The research councils' drive to promote greater collaboration among researchers could be thwarted unless something is done about the way that funding formulas promote institutional and individual rivalry.
This is the view of David Delpy, chief executive of the Engineering and Physical Sciences Research Council, who told Times Higher Education that the councils' latest delivery plans all contain a "common message about collaboration, not competition".
He added that the impact of research in the areas funded by the EPSRC would typically be maximised if it were carried out in large groups. Meanwhile, industrialists were also keen to work with the academy as a whole rather than individual universities, he said.
Professor Delpy admitted that collaboration was "not easy" and could be hampered by personality clashes, but said that, in general, researchers were happy to collaborate as long as they saw the benefits of doing so.
"What has often caused difficulties in creating large teams is that it requires institutions to collaborate as well," he said.
The research assessment exercise, which was run for the last time in 2008, did "not exactly help" the situation, Professor Delpy argued.
He said that the RAE, which still determines the distribution of about £1.5 billion in annual quality-related research funding, had "driven a fantastically efficient and very competitive research base that has not helped people collaborate, because institutions have been measured against what they as individual institutions have done".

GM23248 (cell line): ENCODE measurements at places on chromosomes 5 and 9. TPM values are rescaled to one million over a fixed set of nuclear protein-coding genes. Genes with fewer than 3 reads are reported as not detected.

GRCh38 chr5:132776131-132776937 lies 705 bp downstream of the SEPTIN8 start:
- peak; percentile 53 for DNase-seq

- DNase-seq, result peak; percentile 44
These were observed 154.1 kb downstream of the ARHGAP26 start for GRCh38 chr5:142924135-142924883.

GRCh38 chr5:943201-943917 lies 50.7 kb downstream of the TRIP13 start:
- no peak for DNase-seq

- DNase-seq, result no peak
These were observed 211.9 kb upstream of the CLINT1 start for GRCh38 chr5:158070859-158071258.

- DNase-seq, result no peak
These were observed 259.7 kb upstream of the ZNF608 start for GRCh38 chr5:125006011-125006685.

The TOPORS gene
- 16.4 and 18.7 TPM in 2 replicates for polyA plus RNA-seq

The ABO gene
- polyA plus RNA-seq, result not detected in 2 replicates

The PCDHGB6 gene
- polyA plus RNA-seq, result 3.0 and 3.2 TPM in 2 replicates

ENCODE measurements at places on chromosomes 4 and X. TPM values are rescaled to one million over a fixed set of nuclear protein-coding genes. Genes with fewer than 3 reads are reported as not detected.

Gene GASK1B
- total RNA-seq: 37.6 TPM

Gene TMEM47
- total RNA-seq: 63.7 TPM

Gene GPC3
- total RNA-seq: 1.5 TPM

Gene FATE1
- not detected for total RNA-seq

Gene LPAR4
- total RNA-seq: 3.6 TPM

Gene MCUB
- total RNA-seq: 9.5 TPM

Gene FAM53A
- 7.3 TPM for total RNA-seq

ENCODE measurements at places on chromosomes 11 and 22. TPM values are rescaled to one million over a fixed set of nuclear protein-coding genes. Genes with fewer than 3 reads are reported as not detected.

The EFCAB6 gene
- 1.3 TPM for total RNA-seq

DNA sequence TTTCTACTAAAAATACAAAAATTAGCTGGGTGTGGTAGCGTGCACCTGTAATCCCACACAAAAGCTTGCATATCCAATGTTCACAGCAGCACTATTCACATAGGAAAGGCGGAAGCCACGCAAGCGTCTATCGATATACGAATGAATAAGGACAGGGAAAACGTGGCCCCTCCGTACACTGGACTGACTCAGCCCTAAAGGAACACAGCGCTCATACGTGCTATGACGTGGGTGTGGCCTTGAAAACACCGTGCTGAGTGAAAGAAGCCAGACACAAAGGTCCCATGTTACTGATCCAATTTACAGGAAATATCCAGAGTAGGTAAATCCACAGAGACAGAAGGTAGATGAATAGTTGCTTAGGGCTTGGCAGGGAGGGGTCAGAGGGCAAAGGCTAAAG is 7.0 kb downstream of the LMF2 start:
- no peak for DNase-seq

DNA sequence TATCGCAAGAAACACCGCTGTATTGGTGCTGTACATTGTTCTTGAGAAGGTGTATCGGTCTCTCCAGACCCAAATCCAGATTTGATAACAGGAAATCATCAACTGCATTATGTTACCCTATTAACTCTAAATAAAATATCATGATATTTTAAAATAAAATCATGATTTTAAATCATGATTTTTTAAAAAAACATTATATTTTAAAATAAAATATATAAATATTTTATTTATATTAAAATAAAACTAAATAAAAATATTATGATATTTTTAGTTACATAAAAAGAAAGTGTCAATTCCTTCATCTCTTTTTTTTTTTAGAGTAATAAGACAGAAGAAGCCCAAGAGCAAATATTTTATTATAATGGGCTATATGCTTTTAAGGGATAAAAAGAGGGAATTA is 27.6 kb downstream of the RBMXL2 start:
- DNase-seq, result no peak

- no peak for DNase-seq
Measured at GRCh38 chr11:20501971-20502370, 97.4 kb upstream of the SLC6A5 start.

He added: "You didn't get extra brownie points because one-third of your research was collaborative."
This in turn meant that universities' promotion criteria typically did not reward collaborative efforts such as "enabling a whole area of research to gain large-scale funding from the European Union" by "corralling and marshalling" individual researchers to put together joint bids, Professor Delpy said.
"It is all about how many PhD students and research grants you have as a principal investigator. The research councils can reward (collaborative) activity and we will be doing so, but we also need other parts of the (research funding) landscape to do so."
Professor Delpy said that closer working with the Higher Education Funding Council for England, which was responsible for the RAE and is overseeing the forthcoming research excellence framework, would be facilitated by the fact that both were now the responsibility of Sir Adrian Smith, director general for knowledge and innovation at the Department for Business, Innovation and Skills.
"We have always worked well with the Technology Strategy Board, but we now have a clearer way of working with Hefce and can see how we can all deliver together. If we can't get it right this time, there is nowhere to hide," he said.
A spokesman for Hefce said that the REF, which will be run in 2014, would "encourage collaborative submissions and recognise large programmes and critical mass where they lead to excellent work".
He said submission guidance for institutions would be released in July, with detailed criteria for the assessment panels and subpanels to follow in January 2012. The names of the members of the 36 subpanels were released last week.